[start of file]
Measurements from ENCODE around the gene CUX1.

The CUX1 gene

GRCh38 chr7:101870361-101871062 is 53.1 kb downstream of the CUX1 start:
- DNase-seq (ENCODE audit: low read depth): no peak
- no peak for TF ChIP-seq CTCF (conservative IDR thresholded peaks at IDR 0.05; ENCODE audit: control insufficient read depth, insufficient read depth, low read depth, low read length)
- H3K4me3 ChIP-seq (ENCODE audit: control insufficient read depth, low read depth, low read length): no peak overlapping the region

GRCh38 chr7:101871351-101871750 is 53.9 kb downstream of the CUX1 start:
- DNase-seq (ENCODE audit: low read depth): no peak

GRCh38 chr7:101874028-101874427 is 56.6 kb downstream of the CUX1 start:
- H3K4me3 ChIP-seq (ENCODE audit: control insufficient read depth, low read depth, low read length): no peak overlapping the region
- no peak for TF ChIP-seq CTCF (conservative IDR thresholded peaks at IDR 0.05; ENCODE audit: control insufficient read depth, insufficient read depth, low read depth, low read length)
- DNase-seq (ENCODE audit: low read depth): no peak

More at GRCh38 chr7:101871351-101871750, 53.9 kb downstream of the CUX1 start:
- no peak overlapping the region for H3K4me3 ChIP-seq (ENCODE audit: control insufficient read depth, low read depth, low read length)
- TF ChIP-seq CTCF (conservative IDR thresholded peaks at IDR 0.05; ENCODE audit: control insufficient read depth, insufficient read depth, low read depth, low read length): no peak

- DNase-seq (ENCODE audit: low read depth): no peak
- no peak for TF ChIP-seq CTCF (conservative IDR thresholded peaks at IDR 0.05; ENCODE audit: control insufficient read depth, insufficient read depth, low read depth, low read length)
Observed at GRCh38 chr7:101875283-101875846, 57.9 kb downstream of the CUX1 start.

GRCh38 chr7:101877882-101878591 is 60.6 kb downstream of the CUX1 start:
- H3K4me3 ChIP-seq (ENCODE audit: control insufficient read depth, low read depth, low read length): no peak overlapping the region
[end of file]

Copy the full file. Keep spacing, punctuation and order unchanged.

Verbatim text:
Measurements from ENCODE around the gene CUX1.

The CUX1 gene

GRCh38 chr7:101870361-101871062 is 53.1 kb downstream of the CUX1 start:
- DNase-seq (ENCODE audit: low read depth): no peak
- no peak for TF ChIP-seq CTCF (conservative IDR thresholded peaks at IDR 0.05; ENCODE audit: control insufficient read depth, insufficient read depth, low read depth, low read length)
- H3K4me3 ChIP-seq (ENCODE audit: control insufficient read depth, low read depth, low read length): no peak overlapping the region

GRCh38 chr7:101871351-101871750 is 53.9 kb downstream of the CUX1 start:
- DNase-seq (ENCODE audit: low read depth): no peak

GRCh38 chr7:101874028-101874427 is 56.6 kb downstream of the CUX1 start:
- H3K4me3 ChIP-seq (ENCODE audit: control insufficient read depth, low read depth, low read length): no peak overlapping the region
- no peak for TF ChIP-seq CTCF (conservative IDR thresholded peaks at IDR 0.05; ENCODE audit: control insufficient read depth, insufficient read depth, low read depth, low read length)
- DNase-seq (ENCODE audit: low read depth): no peak

More at GRCh38 chr7:101871351-101871750, 53.9 kb downstream of the CUX1 start:
- no peak overlapping the region for H3K4me3 ChIP-seq (ENCODE audit: control insufficient read depth, low read depth, low read length)
- TF ChIP-seq CTCF (conservative IDR thresholded peaks at IDR 0.05; ENCODE audit: control insufficient read depth, insufficient read depth, low read depth, low read length): no peak

- DNase-seq (ENCODE audit: low read depth): no peak
- no peak for TF ChIP-seq CTCF (conservative IDR thresholded peaks at IDR 0.05; ENCODE audit: control insufficient read depth, insufficient read depth, low read depth, low read length)
Observed at GRCh38 chr7:101875283-101875846, 57.9 kb downstream of the CUX1 start.

GRCh38 chr7:101877882-101878591 is 60.6 kb downstream of the CUX1 start:
- H3K4me3 ChIP-seq (ENCODE audit: control insufficient read depth, low read depth, low read length): no peak overlapping the region